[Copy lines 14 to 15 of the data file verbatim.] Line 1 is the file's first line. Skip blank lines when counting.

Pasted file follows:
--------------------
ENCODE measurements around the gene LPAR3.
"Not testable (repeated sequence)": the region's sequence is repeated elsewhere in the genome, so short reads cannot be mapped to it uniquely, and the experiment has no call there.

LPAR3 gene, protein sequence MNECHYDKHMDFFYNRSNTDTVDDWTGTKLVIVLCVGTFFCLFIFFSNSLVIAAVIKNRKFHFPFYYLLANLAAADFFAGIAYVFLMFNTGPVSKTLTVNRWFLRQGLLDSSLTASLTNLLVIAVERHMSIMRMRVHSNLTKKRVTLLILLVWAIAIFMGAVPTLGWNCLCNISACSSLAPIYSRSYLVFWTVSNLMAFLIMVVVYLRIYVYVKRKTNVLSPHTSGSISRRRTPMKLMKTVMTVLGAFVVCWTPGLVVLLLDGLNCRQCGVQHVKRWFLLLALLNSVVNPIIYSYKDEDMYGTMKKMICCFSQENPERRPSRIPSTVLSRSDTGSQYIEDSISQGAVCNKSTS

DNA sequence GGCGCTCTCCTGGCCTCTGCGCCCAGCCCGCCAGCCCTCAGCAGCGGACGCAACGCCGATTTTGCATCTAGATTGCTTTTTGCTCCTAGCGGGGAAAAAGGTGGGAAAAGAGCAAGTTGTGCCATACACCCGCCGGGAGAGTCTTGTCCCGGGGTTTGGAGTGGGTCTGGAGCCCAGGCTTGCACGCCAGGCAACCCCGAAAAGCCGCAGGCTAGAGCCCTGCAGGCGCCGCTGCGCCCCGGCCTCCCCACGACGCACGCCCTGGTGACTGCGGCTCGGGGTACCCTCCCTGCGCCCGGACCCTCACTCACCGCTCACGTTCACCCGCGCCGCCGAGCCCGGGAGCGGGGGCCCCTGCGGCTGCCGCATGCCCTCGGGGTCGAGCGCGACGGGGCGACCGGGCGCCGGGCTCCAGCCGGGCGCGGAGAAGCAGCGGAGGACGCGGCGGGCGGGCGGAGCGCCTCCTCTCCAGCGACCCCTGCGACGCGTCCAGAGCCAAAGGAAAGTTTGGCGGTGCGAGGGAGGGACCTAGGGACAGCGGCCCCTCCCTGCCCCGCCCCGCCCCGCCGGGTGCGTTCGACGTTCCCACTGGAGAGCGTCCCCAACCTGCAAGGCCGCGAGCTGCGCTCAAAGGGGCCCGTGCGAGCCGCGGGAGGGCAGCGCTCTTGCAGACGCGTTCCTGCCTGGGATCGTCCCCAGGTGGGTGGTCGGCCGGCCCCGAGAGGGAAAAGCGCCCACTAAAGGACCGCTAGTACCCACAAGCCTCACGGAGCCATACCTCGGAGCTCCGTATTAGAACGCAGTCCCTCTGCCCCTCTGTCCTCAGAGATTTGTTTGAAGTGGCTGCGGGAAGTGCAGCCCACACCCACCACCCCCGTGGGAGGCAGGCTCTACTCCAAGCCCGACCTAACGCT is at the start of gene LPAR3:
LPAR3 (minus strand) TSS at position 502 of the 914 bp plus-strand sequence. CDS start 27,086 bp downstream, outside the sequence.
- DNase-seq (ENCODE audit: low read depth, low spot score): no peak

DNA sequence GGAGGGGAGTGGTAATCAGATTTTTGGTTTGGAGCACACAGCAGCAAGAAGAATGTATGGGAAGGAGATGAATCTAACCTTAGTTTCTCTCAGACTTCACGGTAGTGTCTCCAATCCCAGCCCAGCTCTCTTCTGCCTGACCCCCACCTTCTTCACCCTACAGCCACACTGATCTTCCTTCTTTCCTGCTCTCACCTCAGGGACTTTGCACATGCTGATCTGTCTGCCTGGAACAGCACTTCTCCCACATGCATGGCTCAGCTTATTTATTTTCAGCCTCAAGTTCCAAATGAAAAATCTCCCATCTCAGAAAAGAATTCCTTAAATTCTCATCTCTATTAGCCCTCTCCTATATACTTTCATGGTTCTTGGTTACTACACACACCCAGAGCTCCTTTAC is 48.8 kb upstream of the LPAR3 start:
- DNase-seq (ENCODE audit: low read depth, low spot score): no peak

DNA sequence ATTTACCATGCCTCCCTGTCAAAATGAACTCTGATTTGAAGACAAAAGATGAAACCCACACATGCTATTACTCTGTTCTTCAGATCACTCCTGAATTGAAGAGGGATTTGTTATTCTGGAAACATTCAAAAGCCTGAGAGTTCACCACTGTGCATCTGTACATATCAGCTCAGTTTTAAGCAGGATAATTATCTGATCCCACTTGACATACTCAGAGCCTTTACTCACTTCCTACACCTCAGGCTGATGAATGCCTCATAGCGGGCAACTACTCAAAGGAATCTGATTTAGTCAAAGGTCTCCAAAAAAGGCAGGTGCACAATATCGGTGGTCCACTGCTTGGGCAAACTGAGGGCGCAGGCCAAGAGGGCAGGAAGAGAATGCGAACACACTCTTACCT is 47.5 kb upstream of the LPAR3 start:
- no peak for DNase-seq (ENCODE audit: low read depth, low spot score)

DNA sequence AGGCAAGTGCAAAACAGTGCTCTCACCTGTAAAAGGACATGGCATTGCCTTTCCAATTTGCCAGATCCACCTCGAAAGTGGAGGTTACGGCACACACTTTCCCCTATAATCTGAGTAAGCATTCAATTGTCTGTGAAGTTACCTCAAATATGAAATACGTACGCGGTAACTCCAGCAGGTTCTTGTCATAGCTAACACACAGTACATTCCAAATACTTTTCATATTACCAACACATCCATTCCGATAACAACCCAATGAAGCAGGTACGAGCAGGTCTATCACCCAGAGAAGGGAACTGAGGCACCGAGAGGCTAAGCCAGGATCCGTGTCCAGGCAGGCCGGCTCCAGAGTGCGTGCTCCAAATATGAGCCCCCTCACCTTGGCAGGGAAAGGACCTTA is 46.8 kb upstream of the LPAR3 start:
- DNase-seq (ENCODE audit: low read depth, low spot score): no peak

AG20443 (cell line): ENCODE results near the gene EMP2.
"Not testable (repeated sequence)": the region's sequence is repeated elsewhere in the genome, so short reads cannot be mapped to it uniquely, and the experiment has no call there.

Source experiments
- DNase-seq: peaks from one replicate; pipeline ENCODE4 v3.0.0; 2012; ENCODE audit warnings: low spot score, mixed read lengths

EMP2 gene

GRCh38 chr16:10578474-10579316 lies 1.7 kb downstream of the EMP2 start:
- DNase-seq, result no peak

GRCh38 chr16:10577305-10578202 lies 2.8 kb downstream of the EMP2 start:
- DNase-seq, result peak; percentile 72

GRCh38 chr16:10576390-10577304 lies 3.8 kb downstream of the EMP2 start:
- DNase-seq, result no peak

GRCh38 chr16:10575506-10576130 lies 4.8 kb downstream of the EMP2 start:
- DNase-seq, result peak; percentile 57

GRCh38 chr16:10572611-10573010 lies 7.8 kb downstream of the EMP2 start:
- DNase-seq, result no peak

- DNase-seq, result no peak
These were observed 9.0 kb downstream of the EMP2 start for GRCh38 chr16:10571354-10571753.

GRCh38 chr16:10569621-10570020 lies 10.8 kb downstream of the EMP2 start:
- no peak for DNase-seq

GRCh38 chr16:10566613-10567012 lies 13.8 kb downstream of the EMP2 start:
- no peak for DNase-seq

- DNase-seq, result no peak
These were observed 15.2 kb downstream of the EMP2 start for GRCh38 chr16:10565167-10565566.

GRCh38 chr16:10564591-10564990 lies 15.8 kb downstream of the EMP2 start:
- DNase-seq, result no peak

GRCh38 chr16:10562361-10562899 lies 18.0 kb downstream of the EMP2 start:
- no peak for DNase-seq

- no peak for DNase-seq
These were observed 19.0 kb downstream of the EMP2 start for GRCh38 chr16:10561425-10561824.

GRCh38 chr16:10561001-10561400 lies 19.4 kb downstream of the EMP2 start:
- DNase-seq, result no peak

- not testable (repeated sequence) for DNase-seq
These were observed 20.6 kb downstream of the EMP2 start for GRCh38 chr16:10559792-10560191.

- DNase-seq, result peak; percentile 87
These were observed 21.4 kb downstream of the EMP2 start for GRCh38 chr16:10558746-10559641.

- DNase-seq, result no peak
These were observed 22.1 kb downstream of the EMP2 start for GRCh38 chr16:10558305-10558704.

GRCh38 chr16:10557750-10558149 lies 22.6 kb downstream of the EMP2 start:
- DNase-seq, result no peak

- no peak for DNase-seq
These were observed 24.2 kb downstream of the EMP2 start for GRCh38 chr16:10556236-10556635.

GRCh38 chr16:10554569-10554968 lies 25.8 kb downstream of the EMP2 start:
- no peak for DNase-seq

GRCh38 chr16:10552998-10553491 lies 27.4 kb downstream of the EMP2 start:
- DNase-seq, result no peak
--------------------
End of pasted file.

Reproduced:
"Not testable (repeated sequence)": the region's sequence is repeated elsewhere in the genome, so short reads cannot be mapped to it uniquely, and the experiment has no call there.

Source experiments